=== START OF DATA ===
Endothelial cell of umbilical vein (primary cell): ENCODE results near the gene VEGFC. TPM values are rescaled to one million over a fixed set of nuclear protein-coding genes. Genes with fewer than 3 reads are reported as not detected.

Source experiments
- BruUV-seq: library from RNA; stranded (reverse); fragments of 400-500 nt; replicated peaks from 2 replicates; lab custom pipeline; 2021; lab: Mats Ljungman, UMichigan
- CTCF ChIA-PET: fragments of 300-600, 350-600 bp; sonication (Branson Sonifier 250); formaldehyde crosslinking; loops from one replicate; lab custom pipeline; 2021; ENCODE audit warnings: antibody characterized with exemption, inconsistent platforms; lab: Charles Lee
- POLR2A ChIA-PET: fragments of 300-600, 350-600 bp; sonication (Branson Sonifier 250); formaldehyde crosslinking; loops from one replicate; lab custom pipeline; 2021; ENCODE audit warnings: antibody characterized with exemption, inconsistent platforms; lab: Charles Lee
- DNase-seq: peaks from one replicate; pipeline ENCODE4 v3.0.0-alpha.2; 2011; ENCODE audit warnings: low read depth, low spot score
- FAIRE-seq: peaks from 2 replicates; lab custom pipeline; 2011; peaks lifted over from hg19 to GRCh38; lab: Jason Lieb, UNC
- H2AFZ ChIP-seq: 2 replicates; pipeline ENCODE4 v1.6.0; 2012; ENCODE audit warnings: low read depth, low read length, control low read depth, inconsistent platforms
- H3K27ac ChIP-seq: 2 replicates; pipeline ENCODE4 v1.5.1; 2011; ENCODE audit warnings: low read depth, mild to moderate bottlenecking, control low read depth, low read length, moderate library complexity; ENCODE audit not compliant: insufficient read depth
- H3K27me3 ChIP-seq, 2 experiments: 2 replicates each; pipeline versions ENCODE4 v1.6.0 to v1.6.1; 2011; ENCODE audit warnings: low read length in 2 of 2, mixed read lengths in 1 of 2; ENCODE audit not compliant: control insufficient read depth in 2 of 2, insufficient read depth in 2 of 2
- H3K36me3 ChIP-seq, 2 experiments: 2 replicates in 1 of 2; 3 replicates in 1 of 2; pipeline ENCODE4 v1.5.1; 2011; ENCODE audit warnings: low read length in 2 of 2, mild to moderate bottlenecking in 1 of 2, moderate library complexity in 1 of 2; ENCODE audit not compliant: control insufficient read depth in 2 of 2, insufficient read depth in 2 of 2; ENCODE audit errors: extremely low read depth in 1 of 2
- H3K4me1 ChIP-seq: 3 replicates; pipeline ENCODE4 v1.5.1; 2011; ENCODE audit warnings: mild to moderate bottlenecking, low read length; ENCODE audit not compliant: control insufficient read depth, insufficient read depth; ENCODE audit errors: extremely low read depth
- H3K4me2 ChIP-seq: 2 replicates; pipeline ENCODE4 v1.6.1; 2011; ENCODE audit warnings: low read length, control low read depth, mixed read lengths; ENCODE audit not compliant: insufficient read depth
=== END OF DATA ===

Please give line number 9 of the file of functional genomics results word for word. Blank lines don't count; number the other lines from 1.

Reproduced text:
- H3K27ac ChIP-seq: 2 replicates; pipeline ENCODE4 v1.5.1; 2011; ENCODE audit warnings: low read depth, mild to moderate bottlenecking, control low read depth, low read length, moderate library complexity; ENCODE audit not compliant: insufficient read depth